Is the The Witch “Real Horror?”

The Witch: There's screaming, but is it "real horror?"

It’s still early, but I’ll wager The Witch will be the scariest movie I see this year. Not because the makers filled it with jump scares, gore or even creepy black-haired girl ghosts. The Witch is frightening because it’s relentlessly downbeat and oozes a sense of dark menace from virtually the opening frame.

But more importantly, perhaps, The Witch works as a horror film because the audience understands that the movie is unfolding outside of the conventions of fright flicks that preceded it. Anything could happen.

And that fear of the unknown may be our deepest fear.

That’s why it bugs me to see some horror fans bashing The Witch for not being “real horror” — primarily, it seems, because the makers dared to tread into the territory of art-house cinema. It’s a knee-jerk response that, while thankfully not universal among horror fans, is sadly all too common. I’ve heard it invoked again and again by horror gatekeepers when they see movies like Black Swan, It Follows, Spring and Under the Skin.

Any time a scary movie comes off the festival circuit heaped with critical praise and a handful of awards, detractors line up to denounce it as lacking chills, being too artsy-fartsy or failing to deliver on its hype. Those condemnations are only amplified in the echo chamber of social media.

But for the horror genre to remain vital, it can’t retread the same old tropes. To break free of them, filmmakers need to push boundaries, often charting a course into artier territory. How many more times do you really want to sit through a story of a family that suffered a recent loss and moves into a haunted house? How many more needless remakes of horror classics? How many found-footage retreads?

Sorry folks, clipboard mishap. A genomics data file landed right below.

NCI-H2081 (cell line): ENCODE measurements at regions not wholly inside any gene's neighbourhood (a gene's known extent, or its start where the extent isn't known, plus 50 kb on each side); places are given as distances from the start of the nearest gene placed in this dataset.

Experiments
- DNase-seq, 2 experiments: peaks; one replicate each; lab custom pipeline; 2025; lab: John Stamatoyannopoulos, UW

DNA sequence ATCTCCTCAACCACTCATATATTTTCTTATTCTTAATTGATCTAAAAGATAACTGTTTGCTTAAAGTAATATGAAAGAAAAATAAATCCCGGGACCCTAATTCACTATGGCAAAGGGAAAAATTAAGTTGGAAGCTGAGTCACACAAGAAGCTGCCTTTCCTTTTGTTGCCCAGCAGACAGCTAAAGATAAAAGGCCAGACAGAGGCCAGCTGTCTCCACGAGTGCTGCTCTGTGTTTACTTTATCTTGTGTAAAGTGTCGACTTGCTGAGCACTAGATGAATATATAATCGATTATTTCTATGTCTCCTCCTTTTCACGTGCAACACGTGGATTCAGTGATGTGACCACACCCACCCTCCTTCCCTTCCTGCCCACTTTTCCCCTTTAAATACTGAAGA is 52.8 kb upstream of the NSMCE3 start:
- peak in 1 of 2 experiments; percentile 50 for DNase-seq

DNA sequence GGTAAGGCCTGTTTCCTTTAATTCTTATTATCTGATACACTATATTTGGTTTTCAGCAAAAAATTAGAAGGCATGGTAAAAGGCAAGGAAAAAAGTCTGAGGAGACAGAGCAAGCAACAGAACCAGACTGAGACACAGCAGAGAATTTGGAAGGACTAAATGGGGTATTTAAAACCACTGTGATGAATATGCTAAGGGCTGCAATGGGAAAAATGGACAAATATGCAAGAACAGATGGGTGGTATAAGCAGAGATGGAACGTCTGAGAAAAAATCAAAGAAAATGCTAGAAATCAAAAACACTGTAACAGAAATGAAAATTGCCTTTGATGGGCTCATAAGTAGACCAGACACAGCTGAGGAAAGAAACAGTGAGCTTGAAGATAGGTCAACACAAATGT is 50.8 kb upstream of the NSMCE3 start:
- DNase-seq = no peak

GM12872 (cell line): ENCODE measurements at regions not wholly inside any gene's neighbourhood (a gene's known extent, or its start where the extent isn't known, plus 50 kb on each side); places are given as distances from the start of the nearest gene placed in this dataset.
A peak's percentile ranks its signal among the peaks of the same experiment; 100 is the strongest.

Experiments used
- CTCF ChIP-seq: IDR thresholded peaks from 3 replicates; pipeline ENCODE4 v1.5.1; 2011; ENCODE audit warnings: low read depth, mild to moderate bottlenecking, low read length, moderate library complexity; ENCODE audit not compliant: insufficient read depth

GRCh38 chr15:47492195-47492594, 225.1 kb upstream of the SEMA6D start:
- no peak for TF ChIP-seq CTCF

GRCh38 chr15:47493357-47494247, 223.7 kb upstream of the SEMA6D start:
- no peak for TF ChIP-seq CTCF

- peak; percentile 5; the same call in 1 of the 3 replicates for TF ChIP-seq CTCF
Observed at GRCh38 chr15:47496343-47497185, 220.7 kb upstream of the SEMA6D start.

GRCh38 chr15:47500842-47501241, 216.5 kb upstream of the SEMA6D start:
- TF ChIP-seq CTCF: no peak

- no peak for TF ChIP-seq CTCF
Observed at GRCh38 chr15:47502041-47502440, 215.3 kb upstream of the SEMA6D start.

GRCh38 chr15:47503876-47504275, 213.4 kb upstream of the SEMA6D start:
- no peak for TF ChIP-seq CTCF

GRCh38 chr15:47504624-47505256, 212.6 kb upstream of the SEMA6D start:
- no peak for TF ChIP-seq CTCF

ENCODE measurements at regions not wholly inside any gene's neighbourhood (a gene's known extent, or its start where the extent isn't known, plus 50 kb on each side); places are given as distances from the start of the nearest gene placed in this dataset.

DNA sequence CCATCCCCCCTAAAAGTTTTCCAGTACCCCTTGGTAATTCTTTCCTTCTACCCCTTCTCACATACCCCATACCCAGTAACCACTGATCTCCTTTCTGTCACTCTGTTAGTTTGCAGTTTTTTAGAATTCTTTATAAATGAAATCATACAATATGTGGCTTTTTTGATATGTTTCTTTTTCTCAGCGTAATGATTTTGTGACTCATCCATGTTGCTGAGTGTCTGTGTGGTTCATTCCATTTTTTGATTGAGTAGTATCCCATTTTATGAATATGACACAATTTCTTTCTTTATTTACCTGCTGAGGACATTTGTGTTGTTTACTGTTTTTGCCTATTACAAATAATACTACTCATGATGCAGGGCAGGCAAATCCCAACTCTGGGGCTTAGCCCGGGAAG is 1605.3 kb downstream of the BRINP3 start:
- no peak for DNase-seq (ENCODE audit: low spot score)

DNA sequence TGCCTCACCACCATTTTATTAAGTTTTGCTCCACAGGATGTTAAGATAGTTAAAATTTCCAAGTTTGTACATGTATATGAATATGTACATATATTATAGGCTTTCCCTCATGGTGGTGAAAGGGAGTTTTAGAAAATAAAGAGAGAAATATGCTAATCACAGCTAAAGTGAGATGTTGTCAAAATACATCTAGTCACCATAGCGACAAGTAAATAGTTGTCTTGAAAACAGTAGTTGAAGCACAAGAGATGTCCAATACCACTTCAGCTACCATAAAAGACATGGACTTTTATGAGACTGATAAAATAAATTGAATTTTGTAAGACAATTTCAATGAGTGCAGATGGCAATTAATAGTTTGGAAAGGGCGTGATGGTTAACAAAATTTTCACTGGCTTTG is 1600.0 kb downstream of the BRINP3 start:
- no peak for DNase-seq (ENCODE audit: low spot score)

As a music fan, I find the “it’s not real horror” argument a lot like the rockabilly aficionado who insists only music that sounds like it could have been recorded in 1958 is worth listening to. Or the jazz enthusiast who claims the more avant garde end of the genre can’t be called “jazz” because Satchmo wouldn’t recognize it as such. While one can respect the purity of their arguments, neither makes much of a case for the genre moving forward.

So, you can bet I’ll be watching the The Witch again, just like I did It FollowsSpring, Black Swan and Under the Skin. And I’ll remain eager to see the next offbeat indie that rolls of the festival circuit with positive reviews. I know it may be an… ahem… scary notion to some, but for genres to thrive, they must grow, evolve and move in uncharted directions.


Cocktail hour: Spring Boulevardier

This week's cocktail draws its inspiration from the recent film Spring.

The less you know about the recent film Spring before watching it, the better.

The 2015 low-budget thriller presents us with dark and appealing story mashup — part love story, part horror, part science fiction – about the ultimate unattainable woman. It starts out as a well-crafted romance between a traveling American and the mysterious Italian beauty he encounters on the Adriatic. Soon after, it whisks us into alleys of mystery as old and foreboding as those in the medieval town where the pair meet.

The American, Evan (Lou Taylor Pucci), heads to Italy after problems mount at home and quickly finds himself smitten by Louise (Nadia Hilker), whose charms aren’t just physical. She’s brilliant and worldly — and has a habit of disappearing on him, which only adds to her allure. Louise also places a lot of odd rules on their relationship. The crisply written, often funny, dialogue keeps us interested, even if romance isn’t the reason we’re watching. It makes the relationship seem real and resonant.

How could this end badly? The main characters in Spring come together in a seaside town in Italy.

Co-directors Justin Benson and Aaron Moorhead (whose only other film was the super low-budget horror tale Resolution) help build the suspense with stretches of eerie silence and beautifully framed shots of predatory insects and decay in the ancient seaside town. The effect is dreamlike, and it makes us increasingly certain Evan’s dream of romance will end up  a nightmare.

In other words, see it with a date.

And while you’re watching, why not sip on the cocktail it inspired, the Spring Boulevardier? The Boulevardier is a classic cocktail that serves up a perfect romance between distinctly American and distinctly Italian ingredients. It fuses the bold complexity of bourbon with the enigmatic bitterness of Campari.

In this version, I add a couple dashes of orange bitters to help the orange flavor really pop, as it’s a nice foil to the Campari’s bitterness.


1 oz. bourbon
1 oz. Campari
1 oz. Italian vermouth
2-3 dashes of orange bitters


Add the ingredients into a cocktail shaker half full of ice and stir until frost accumulates on the outside of the shaker. Strain into a chilled cocktail glass full of ice and garnish with an slice of orange peel.